Meth from Mexico, some laced with fentanyl, is flooding NJ
Drug experts are warning methamphetamine use is on the rise in New Jersey.
According to Angelo Valente, the executive director of the Partnership for a Drug Free New Jersey, the drug, which is also referred to as meth, crystal meth, crank and speed is now showing up in cities, the suburbs and even rural areas.
“What we’re seeing is in New Jersey there is a resurgence of the use of meth, unlike what we’ve seen in the past. Meth for the most part was utilized in the Midwest and the West, but now meth is widely available and widely being used throughout the state of New Jersey,” Valente said.
A powerful high, then a major crash
The drug is a powerful stimulant that provides a feeling of euphoria but when it wears off users “crash” and it is frequently mixed with toxic chemicals and harmful ingredients that can cause a variety of physical and mental damage.
“It’s something that is extremely addictive so we are extremely concerned that this is becoming so widely used in the state,” said Valente.
He said meth has traditionally been smoked, snorted or injected but now it's available in pill form.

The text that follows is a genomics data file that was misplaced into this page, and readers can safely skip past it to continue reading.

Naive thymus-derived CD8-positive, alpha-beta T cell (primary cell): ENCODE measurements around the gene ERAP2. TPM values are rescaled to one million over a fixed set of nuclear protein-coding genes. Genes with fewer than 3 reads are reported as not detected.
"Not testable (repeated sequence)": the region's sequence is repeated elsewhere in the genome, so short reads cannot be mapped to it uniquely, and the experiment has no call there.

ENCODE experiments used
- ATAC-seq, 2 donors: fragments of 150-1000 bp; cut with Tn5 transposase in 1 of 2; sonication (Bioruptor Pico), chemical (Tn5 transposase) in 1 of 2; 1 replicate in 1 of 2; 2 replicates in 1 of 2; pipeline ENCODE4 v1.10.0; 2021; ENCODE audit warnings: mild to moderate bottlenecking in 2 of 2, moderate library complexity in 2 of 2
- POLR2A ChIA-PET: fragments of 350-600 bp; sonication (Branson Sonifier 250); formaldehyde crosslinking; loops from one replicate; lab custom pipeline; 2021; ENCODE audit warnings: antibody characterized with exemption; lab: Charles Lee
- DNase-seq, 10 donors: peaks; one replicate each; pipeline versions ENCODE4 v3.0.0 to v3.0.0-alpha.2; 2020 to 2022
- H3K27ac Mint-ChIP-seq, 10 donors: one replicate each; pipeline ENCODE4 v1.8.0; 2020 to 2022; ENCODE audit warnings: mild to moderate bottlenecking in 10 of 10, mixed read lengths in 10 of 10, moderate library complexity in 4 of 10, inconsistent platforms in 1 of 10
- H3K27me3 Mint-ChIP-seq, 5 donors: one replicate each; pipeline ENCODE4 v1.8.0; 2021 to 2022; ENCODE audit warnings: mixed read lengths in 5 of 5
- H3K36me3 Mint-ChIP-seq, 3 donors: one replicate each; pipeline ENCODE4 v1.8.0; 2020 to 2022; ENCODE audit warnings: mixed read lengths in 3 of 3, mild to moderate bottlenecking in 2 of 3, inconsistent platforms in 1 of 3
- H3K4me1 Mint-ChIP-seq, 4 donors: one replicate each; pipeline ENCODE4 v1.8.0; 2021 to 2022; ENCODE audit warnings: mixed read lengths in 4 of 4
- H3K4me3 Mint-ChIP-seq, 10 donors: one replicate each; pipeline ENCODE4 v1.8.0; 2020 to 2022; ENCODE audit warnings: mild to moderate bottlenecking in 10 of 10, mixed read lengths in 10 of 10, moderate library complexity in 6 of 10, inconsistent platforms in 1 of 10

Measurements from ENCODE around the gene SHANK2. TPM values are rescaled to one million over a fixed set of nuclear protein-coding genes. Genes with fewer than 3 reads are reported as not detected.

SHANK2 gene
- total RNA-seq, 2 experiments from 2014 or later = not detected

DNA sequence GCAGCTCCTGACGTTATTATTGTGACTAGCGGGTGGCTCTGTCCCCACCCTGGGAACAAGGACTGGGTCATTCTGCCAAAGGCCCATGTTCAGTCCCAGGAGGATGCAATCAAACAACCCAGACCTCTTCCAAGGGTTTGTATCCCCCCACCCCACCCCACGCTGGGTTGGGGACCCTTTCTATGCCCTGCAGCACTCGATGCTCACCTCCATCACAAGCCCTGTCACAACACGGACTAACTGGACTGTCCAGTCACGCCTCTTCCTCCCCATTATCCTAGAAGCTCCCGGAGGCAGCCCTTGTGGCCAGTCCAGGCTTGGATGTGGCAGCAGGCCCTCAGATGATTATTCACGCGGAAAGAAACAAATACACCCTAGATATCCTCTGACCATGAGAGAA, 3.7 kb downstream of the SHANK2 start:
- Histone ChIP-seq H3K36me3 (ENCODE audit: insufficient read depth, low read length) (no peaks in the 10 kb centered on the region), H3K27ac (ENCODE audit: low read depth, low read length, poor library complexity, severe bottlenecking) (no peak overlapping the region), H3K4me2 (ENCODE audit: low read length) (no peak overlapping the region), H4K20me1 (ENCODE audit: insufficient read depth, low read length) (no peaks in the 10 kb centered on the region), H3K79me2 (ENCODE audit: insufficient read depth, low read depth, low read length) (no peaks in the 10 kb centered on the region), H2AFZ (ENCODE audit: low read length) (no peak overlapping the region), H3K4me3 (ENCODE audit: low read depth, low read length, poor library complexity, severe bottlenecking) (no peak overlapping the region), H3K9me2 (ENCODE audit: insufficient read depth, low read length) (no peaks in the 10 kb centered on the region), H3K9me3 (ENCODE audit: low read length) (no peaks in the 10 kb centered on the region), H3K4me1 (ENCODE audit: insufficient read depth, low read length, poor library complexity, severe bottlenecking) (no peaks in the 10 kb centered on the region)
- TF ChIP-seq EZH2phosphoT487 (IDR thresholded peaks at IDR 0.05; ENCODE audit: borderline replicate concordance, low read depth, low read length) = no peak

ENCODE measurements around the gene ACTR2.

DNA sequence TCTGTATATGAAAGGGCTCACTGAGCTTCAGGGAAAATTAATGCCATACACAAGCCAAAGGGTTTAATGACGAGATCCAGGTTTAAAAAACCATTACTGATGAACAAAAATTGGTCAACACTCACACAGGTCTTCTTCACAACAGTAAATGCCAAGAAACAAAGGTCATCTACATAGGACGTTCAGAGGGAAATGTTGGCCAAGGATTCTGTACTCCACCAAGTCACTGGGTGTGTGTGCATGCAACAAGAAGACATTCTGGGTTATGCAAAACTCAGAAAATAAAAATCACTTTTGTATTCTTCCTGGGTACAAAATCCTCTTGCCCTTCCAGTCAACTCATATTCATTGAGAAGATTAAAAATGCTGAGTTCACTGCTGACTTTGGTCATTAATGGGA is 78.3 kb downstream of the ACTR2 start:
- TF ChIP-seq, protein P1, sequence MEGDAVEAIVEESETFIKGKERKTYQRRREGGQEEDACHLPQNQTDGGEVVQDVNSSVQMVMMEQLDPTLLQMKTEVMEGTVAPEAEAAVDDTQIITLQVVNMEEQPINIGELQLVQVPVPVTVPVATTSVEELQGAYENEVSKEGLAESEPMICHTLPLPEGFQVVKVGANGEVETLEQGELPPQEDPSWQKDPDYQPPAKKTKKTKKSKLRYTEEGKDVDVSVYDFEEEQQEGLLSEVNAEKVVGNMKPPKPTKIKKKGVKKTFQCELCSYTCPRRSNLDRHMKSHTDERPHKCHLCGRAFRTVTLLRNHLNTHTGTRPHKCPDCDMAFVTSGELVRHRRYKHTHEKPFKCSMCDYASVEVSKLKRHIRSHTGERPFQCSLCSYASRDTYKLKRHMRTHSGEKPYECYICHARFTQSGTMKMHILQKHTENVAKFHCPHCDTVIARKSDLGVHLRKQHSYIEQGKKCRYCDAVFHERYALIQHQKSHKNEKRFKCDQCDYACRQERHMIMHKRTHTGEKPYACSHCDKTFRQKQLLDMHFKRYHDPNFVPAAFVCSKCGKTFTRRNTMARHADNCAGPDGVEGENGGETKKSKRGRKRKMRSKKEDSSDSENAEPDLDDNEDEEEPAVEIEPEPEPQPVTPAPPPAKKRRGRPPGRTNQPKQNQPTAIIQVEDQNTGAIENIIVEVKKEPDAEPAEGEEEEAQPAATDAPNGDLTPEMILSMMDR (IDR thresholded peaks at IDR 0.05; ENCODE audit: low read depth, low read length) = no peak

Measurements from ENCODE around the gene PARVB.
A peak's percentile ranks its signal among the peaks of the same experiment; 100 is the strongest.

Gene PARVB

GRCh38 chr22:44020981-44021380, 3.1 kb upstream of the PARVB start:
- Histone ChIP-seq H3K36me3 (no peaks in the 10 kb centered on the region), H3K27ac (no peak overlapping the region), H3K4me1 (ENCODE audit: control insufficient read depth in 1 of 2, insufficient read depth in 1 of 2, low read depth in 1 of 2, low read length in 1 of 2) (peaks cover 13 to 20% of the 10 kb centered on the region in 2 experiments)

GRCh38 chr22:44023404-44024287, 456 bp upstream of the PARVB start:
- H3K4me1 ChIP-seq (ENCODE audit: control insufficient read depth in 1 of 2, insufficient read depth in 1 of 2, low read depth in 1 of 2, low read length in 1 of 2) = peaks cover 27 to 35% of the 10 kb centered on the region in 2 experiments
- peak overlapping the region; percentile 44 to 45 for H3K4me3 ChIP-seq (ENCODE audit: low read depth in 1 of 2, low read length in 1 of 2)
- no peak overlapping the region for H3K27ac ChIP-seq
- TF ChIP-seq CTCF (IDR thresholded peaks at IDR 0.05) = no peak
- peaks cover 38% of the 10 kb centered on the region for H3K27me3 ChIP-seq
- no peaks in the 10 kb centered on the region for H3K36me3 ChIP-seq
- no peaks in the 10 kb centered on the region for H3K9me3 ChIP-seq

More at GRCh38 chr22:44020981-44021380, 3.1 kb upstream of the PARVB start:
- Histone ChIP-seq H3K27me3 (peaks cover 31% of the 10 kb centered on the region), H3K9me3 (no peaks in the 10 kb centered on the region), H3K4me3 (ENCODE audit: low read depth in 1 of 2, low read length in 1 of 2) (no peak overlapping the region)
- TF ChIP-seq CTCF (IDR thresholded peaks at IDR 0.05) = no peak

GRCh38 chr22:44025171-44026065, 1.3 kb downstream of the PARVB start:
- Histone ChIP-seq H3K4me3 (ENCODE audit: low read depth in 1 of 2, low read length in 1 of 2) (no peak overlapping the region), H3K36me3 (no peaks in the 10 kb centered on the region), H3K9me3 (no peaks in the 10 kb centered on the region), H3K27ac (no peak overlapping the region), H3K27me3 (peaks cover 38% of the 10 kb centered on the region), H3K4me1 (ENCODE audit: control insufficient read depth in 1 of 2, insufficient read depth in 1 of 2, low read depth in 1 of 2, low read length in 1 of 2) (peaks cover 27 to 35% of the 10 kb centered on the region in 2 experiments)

"So it’s much easier for people to become familiar with it, use it, and become dependent on it and addicted," Valente said.
Even more dangerous than before
Similar to other drugs on the street, fentanyl is also making its way into meth.
“There are some meth pills that are being laced with fentanyl, and we all know only a small amount of fentanyl can cause immediate death,” Valente said.
In the past, supplies of the drug came from local meth “labs” in private homes all over New Jersey, but Valente said that is no longer the case.
“What we’re finding is most of the meth that’s coming into the state is coming from Mexican super-labs, so it’s flooding the market. It’s an inexpensive drug.”
According to the Drug Enforcement Administration, Mexican cartels, to encourage a new population of users, have been giving out free samples of the drug, which can cost about $10 for a high that can last 24 hours.
Valente said meth users frequently exhibit personality changes, where they no longer seem like themselves, as well as physical changes.
"Decaying of teeth is one of the signs.”
He stressed if your child, a friend or loved one gets hooked on meth, it’s vitally important to get them professional help as soon as possible. For more on where to find help, the New Jersey Department of Human Services runs a website listing a number of resources for those in need.